HPV Vision

HPV VISION

HIGH-RISK HPV STRAINS

While there are more than 100 strains of human papillomavirus (HPV), there are high-risk strains that can cause serious diseases in both men and women1.

CERVICAL CANCER

HPV causes approximately 100% of all cervical cancer cases worldwide3. In 2021, cervical cancer ranked as the fourth most frequent cancer among women in Malaysia and the second most frequent cancer amongst women aged 15-4416.

But cervical cancer is one of the most preventable types of cancer. The HPV vaccine helps protect women and girls against some high-risk HPV types that are most likely to cause cervical cancer18 and other HPV-related cancers and diseases.

To alleviate the cost of medical treatment and to encourage more Malaysians to be vaccinated, Malaysia’s Budget 2021 has provided a tax relief of up to RM1,000 for medical treatment expenses which includes the HPV vaccination for individuals, their spouse and their children31.

WHO GLOBAL ELIMINATION STRATEGY

According to the World Health Organization (WHO), cervical cancer is the fourth most common cancer among women worldwide, with an estimated 570,000 new cases in 201836. In 2020, the WHO launched a strategy to end cervical cancer as a public health problem36. All 194 member countries (Malaysia included) of the WHO are in support of the strategy, which sets out to achieve the following goals by the year 203036:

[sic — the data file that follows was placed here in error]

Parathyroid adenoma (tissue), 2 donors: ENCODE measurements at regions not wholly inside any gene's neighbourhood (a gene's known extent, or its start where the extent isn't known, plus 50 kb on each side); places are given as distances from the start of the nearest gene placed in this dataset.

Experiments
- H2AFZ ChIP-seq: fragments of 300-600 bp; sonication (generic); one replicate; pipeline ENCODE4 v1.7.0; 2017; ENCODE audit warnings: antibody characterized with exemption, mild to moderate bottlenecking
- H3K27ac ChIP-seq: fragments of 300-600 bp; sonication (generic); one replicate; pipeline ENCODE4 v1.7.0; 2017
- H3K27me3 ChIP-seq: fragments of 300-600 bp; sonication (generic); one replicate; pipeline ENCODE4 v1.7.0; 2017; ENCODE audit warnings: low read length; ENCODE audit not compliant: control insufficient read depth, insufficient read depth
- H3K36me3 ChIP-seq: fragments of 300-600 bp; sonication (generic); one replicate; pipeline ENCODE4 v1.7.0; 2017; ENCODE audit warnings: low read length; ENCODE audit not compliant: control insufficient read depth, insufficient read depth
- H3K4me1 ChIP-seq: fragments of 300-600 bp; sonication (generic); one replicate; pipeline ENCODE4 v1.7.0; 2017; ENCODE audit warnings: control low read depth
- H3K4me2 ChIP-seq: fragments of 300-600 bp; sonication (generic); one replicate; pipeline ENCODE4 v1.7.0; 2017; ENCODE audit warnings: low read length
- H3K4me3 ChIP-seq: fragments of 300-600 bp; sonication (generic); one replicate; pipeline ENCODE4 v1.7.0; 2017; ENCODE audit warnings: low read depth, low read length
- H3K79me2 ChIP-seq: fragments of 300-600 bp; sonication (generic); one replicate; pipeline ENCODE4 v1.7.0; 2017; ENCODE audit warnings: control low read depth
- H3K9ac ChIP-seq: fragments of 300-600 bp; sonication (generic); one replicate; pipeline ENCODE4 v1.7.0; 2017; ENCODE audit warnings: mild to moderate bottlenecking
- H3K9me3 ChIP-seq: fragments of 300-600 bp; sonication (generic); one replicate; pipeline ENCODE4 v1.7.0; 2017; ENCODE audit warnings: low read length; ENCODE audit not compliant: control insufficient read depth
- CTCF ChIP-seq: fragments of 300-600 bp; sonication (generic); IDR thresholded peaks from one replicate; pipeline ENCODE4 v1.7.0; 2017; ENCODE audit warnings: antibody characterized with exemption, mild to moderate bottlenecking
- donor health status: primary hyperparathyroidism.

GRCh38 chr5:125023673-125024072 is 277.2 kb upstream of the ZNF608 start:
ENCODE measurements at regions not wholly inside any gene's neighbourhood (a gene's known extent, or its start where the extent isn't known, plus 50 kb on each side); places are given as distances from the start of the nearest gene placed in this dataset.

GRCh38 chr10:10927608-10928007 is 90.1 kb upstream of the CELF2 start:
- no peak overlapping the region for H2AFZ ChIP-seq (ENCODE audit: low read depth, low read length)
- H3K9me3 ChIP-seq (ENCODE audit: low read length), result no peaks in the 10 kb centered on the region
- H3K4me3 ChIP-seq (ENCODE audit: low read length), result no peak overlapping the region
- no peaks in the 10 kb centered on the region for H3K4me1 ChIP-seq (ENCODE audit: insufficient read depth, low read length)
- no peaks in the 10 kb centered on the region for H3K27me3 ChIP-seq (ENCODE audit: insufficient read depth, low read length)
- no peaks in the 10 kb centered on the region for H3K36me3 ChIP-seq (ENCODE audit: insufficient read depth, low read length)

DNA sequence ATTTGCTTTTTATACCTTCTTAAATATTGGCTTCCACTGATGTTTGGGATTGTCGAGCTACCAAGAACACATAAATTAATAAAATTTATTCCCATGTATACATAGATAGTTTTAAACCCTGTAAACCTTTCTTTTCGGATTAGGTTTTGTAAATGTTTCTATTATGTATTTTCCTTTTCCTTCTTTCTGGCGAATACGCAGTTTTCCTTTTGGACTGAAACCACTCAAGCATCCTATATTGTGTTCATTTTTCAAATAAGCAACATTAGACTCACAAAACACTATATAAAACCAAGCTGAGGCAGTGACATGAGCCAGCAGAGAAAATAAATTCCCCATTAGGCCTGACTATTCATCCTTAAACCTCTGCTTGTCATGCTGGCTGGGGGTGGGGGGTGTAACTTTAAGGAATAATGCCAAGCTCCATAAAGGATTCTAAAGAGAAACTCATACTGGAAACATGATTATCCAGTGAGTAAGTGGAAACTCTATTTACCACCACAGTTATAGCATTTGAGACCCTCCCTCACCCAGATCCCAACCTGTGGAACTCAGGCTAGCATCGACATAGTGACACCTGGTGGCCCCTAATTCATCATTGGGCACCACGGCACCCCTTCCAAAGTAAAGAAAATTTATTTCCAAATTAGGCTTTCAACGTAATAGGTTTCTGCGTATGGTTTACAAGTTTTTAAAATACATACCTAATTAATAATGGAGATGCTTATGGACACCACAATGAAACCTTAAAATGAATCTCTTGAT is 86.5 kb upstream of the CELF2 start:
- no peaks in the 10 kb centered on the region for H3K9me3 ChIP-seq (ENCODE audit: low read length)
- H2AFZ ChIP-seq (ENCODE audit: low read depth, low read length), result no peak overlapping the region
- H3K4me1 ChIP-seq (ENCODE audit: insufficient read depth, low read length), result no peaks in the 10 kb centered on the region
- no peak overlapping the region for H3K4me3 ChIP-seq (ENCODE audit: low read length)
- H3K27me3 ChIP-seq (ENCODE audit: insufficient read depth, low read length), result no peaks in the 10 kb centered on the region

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90%

of girls fully vaccinated with the HPV vaccine by age 1536

Certain types of HPV, known as high-risk strains, are strongly linked to cancers including anal cancer4. The high-risk subtype most likely to cause anal cancer is HPV 16. Another high-risk type is HPV 18, but this is seen less often with anal cancer4. Anal cancer is a disease in which cancer cells form in the tissue of the anus. HPV is linked to approximately 91% of all anal cancer cases3

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70%

of women screened for cervical cancer with a high-performance test (equivalent or better than HPV test) by age 35, and again by age 4536

Certain types of HPV, known as high-risk strains, are strongly linked to cancers including anal cancer4. The high-risk subtype most likely to cause anal cancer is HPV 16. Another high-risk type is HPV 18, but this is seen less often with anal cancer4. Anal cancer is a disease in which cancer cells form in the tissue of the anus. HPV is linked to approximately 91% of all anal cancer cases3.

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90%

of women with cervical cancer or pre-cancer get treatment36

Certain types of HPV, known as high-risk strains, are strongly linked to cancers including anal cancer4. The high-risk subtype most likely to cause anal cancer is HPV 16. Another high-risk type is HPV 18, but this is seen less often with anal cancer4. Anal cancer is a disease in which cancer cells form in the tissue of the anus. HPV is linked to approximately 91% of all anal cancer cases3.

Both men and women can get vaccinated. Getting vaccinated not only helps to protect yourself, but your loved ones from serious HPV-related diseases like cervical cancer and other less common HPV cancers like cancers of the anus, vagina, and vulva2. For women, regular screening alongside vaccination can help prevent HPV-related cancers and diseases2.

With this strategy in place, the WHO hopes to eliminate cervical cancer to 4 per 100,000 by 203037. Let’s do our part to help achieve this goal in Malaysia.